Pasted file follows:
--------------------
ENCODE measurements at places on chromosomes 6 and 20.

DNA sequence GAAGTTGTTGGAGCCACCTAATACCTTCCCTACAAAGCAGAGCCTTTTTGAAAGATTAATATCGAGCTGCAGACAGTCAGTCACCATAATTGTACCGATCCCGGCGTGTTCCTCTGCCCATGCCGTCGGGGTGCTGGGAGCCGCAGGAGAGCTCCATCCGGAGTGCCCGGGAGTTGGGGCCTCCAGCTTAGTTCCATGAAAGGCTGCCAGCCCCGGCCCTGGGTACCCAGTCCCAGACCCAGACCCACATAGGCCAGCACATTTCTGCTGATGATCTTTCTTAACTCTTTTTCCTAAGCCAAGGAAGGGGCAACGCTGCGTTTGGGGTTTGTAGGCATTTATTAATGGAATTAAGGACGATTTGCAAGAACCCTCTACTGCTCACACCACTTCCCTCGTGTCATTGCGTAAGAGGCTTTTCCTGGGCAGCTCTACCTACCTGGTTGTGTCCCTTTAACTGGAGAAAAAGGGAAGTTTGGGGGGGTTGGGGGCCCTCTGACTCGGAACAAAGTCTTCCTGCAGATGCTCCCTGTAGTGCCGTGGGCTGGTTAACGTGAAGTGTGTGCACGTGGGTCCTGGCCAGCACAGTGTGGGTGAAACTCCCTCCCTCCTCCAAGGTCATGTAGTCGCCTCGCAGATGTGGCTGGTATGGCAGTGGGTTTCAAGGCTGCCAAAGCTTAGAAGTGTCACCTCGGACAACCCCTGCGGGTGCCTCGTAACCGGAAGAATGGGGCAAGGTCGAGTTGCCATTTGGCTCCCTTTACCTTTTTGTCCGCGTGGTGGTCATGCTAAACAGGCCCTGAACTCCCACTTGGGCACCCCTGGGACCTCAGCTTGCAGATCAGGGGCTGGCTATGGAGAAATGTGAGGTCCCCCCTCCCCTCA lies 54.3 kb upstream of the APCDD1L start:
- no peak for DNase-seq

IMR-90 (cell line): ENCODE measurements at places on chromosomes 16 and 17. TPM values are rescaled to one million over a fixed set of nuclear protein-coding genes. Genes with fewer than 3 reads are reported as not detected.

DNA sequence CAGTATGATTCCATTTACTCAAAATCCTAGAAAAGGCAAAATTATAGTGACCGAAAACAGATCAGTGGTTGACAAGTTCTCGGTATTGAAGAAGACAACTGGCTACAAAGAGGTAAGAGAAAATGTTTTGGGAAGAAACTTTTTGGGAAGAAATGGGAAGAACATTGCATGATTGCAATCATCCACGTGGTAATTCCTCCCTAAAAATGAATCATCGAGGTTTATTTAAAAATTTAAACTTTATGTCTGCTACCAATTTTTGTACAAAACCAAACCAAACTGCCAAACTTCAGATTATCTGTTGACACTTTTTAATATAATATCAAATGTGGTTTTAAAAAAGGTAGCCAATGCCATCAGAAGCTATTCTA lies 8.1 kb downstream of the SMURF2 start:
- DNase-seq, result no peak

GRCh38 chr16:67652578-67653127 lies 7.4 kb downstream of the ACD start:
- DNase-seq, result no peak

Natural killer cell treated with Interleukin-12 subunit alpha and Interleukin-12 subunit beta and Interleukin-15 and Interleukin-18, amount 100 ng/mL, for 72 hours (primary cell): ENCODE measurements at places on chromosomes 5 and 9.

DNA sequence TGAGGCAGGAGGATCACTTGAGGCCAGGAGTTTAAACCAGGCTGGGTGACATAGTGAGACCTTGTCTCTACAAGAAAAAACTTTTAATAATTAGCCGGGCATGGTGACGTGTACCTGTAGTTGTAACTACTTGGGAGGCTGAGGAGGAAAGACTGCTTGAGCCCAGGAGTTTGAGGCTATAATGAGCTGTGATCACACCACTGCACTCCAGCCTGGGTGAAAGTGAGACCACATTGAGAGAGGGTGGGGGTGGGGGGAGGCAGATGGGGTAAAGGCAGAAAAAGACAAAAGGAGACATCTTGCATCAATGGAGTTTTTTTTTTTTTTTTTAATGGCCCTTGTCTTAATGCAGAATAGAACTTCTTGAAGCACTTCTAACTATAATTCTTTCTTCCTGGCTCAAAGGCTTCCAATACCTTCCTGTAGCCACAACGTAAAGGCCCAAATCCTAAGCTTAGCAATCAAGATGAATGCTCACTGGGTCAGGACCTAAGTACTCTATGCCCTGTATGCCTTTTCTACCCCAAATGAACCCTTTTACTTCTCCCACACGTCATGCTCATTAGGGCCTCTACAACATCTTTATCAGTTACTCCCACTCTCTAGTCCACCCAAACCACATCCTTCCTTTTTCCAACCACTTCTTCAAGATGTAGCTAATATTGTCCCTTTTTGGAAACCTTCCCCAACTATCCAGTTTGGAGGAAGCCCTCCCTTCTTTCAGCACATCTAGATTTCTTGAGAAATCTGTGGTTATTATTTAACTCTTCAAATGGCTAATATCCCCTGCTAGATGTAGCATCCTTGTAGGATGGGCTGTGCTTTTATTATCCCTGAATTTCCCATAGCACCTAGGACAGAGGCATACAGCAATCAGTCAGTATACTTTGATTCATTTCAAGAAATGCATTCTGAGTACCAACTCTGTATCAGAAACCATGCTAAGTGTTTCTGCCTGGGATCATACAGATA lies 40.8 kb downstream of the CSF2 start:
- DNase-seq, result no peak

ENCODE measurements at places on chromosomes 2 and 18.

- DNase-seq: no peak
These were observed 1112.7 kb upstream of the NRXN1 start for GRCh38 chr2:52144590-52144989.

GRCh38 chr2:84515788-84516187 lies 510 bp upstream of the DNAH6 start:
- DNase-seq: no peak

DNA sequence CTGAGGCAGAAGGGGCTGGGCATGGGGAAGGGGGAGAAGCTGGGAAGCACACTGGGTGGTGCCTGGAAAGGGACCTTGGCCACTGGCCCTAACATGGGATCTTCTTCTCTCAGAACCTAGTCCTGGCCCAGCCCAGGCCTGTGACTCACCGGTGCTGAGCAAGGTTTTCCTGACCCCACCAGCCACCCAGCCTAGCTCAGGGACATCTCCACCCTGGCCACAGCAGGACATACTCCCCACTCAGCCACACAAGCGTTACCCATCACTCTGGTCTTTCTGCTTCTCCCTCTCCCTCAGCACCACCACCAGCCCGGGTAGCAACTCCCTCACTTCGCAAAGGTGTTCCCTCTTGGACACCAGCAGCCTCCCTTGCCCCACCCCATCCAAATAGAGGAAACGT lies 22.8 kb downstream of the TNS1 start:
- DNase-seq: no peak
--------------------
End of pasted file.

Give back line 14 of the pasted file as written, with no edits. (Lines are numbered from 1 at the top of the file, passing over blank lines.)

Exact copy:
These were observed 1112.7 kb upstream of the NRXN1 start for GRCh38 chr2:52144590-52144989.